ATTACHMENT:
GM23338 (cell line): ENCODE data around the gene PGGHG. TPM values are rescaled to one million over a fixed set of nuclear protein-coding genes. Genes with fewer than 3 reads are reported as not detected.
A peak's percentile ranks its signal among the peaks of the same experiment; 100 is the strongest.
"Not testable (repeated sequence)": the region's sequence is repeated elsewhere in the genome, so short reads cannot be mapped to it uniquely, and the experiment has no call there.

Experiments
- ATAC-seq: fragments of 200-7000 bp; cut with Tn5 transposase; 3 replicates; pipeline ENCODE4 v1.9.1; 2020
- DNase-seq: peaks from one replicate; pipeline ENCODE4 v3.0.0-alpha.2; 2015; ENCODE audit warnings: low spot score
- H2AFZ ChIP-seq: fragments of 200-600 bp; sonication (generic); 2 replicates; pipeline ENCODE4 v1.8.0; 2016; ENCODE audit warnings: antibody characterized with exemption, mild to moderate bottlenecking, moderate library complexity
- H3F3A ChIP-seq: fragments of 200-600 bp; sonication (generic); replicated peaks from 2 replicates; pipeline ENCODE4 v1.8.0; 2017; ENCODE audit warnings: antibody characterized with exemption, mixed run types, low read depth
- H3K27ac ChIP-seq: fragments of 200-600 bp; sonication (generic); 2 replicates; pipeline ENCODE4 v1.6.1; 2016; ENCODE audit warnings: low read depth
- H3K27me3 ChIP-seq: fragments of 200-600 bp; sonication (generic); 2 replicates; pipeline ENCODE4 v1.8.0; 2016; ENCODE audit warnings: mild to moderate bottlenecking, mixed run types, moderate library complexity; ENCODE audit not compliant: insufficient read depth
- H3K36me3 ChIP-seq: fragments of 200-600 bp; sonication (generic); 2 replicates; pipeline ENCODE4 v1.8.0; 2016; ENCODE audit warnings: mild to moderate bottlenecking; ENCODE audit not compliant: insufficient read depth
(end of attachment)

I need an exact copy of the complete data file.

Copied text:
GM23338 (cell line): ENCODE data around the gene PGGHG. TPM values are rescaled to one million over a fixed set of nuclear protein-coding genes. Genes with fewer than 3 reads are reported as not detected.
A peak's percentile ranks its signal among the peaks of the same experiment; 100 is the strongest.
"Not testable (repeated sequence)": the region's sequence is repeated elsewhere in the genome, so short reads cannot be mapped to it uniquely, and the experiment has no call there.

Experiments
- ATAC-seq: fragments of 200-7000 bp; cut with Tn5 transposase; 3 replicates; pipeline ENCODE4 v1.9.1; 2020
- DNase-seq: peaks from one replicate; pipeline ENCODE4 v3.0.0-alpha.2; 2015; ENCODE audit warnings: low spot score
- H2AFZ ChIP-seq: fragments of 200-600 bp; sonication (generic); 2 replicates; pipeline ENCODE4 v1.8.0; 2016; ENCODE audit warnings: antibody characterized with exemption, mild to moderate bottlenecking, moderate library complexity
- H3F3A ChIP-seq: fragments of 200-600 bp; sonication (generic); replicated peaks from 2 replicates; pipeline ENCODE4 v1.8.0; 2017; ENCODE audit warnings: antibody characterized with exemption, mixed run types, low read depth
- H3K27ac ChIP-seq: fragments of 200-600 bp; sonication (generic); 2 replicates; pipeline ENCODE4 v1.6.1; 2016; ENCODE audit warnings: low read depth
- H3K27me3 ChIP-seq: fragments of 200-600 bp; sonication (generic); 2 replicates; pipeline ENCODE4 v1.8.0; 2016; ENCODE audit warnings: mild to moderate bottlenecking, mixed run types, moderate library complexity; ENCODE audit not compliant: insufficient read depth
- H3K36me3 ChIP-seq: fragments of 200-600 bp; sonication (generic); 2 replicates; pipeline ENCODE4 v1.8.0; 2016; ENCODE audit warnings: mild to moderate bottlenecking; ENCODE audit not compliant: insufficient read depth